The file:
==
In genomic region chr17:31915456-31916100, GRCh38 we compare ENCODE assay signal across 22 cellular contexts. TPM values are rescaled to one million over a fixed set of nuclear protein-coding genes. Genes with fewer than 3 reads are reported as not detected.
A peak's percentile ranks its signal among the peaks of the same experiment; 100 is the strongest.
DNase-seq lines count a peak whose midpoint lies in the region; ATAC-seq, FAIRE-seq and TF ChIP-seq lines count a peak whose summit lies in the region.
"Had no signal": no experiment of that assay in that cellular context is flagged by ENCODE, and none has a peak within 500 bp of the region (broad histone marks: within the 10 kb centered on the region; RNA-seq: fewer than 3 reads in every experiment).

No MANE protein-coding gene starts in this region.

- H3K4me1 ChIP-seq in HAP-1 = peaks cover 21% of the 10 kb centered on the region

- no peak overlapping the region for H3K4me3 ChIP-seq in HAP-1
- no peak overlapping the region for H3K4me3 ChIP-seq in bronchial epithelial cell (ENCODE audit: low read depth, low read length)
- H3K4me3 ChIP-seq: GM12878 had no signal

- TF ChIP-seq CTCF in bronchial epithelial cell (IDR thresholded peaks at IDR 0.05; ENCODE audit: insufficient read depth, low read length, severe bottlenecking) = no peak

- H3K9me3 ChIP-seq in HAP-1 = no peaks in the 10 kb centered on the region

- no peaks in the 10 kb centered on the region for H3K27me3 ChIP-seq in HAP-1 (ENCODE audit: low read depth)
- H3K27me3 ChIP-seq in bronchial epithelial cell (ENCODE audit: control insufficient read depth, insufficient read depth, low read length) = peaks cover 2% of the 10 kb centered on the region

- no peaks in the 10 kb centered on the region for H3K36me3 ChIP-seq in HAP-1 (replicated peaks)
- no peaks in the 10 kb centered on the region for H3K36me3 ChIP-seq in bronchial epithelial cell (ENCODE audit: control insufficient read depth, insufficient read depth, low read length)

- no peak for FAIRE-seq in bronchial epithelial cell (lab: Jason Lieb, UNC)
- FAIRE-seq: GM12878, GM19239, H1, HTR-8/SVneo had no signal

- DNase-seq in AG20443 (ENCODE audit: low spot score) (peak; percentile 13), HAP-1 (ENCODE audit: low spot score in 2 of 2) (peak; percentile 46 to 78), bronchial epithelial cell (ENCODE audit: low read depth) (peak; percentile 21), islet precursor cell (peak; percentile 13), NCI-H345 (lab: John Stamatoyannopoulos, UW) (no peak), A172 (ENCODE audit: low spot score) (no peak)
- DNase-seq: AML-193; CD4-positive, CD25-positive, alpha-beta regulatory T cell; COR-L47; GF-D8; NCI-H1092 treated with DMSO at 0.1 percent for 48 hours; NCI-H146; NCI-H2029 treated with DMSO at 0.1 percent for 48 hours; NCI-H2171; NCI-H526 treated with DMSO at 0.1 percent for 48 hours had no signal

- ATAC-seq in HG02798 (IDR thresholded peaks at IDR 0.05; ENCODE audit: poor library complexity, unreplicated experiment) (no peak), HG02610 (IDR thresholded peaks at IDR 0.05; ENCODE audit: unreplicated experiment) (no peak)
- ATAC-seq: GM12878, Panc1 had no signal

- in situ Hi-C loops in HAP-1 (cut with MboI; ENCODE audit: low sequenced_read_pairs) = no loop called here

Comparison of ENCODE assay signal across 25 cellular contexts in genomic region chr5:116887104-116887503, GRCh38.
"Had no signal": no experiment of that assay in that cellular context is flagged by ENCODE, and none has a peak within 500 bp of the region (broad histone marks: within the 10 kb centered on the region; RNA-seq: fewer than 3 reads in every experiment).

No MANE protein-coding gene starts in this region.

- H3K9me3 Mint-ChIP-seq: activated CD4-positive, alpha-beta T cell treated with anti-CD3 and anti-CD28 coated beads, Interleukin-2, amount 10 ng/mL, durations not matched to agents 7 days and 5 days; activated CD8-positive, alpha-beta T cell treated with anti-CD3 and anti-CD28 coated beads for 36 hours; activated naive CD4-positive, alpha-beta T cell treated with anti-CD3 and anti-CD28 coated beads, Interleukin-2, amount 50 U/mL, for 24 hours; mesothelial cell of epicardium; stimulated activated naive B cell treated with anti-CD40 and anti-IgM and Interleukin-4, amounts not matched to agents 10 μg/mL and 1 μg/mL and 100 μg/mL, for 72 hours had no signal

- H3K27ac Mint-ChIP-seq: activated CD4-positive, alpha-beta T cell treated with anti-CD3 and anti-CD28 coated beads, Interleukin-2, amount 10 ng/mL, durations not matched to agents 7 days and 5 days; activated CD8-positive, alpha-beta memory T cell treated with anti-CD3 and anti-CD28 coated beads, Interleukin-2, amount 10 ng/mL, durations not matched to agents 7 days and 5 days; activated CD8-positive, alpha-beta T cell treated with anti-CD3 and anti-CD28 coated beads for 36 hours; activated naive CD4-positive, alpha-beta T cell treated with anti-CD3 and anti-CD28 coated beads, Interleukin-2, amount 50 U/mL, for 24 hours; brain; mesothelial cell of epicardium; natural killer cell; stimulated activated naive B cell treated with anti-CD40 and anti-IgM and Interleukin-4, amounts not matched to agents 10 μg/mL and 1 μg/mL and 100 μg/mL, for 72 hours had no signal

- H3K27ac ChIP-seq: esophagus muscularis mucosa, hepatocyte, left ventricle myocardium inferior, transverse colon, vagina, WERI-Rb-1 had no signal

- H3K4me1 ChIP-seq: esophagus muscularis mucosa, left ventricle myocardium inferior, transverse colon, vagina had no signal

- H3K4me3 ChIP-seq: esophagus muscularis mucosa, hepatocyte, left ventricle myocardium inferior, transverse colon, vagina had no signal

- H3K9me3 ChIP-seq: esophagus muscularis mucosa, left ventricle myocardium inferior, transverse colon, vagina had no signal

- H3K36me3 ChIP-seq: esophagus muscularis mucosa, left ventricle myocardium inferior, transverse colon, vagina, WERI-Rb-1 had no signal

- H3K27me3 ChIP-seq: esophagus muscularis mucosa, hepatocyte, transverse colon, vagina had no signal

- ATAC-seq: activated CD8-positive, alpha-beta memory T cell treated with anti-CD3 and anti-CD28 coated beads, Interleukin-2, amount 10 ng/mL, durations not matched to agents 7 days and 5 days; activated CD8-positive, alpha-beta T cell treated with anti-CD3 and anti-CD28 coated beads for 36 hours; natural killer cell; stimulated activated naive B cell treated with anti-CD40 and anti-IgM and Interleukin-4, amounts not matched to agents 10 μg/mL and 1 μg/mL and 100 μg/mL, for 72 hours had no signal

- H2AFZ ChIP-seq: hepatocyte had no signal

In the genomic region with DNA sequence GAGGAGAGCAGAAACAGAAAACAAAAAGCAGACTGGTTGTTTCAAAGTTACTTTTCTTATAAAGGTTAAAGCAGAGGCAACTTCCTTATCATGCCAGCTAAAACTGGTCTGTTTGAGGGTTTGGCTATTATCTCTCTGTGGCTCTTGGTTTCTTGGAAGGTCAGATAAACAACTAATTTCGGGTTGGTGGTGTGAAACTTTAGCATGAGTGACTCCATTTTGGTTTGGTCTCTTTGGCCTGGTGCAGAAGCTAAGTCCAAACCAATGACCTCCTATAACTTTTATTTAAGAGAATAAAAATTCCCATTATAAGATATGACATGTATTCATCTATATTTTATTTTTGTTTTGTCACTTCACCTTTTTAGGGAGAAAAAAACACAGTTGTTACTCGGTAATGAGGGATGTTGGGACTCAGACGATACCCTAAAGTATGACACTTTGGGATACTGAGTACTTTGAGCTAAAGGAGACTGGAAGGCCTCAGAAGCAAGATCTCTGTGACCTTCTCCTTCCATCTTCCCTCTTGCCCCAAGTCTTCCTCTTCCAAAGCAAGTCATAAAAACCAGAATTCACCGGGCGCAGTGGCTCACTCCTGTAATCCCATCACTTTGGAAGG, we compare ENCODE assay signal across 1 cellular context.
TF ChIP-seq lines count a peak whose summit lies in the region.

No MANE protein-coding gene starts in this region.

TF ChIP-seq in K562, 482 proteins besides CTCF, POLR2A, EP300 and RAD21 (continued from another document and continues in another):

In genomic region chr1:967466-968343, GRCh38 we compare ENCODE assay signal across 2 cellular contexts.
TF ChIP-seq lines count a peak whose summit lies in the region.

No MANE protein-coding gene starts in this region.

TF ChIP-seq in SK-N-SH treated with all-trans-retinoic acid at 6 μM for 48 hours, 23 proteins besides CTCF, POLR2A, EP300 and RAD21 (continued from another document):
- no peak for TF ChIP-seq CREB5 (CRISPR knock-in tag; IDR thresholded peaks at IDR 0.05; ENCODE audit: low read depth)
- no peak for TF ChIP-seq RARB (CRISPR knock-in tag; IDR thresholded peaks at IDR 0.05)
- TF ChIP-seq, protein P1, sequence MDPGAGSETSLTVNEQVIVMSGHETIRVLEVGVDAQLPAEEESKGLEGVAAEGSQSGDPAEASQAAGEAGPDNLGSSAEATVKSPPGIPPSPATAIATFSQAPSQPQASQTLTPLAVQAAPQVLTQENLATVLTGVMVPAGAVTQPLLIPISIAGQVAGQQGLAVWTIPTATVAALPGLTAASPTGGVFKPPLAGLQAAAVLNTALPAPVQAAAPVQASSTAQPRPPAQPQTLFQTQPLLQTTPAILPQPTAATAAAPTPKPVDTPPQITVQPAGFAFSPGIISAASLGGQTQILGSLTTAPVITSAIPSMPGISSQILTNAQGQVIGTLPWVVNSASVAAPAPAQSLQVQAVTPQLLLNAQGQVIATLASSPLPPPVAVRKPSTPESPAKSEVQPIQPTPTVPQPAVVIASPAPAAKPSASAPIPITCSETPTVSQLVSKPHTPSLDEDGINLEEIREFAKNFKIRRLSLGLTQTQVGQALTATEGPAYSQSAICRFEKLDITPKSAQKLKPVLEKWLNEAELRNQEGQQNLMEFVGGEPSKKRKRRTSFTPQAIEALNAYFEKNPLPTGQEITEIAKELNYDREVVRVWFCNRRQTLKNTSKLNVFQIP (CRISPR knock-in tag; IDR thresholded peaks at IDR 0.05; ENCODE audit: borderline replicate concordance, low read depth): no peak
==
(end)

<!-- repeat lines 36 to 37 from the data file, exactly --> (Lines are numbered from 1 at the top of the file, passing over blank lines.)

In the genomic region with DNA sequence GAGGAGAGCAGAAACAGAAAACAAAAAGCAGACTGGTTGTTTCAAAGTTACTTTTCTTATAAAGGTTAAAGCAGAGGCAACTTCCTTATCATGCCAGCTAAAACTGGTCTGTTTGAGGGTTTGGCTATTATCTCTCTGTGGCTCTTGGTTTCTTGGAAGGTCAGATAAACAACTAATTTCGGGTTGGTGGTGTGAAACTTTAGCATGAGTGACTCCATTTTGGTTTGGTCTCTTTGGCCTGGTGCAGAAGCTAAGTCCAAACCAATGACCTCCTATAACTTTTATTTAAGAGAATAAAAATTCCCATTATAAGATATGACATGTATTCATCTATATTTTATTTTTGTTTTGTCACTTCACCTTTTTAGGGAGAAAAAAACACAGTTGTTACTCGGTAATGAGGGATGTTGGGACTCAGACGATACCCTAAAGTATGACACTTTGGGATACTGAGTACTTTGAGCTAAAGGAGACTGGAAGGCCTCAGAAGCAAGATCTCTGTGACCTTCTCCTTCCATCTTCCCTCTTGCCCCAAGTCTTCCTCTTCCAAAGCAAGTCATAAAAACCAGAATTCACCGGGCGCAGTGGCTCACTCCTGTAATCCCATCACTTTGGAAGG, we compare ENCODE assay signal across 1 cellular context.
TF ChIP-seq lines count a peak whose summit lies in the region.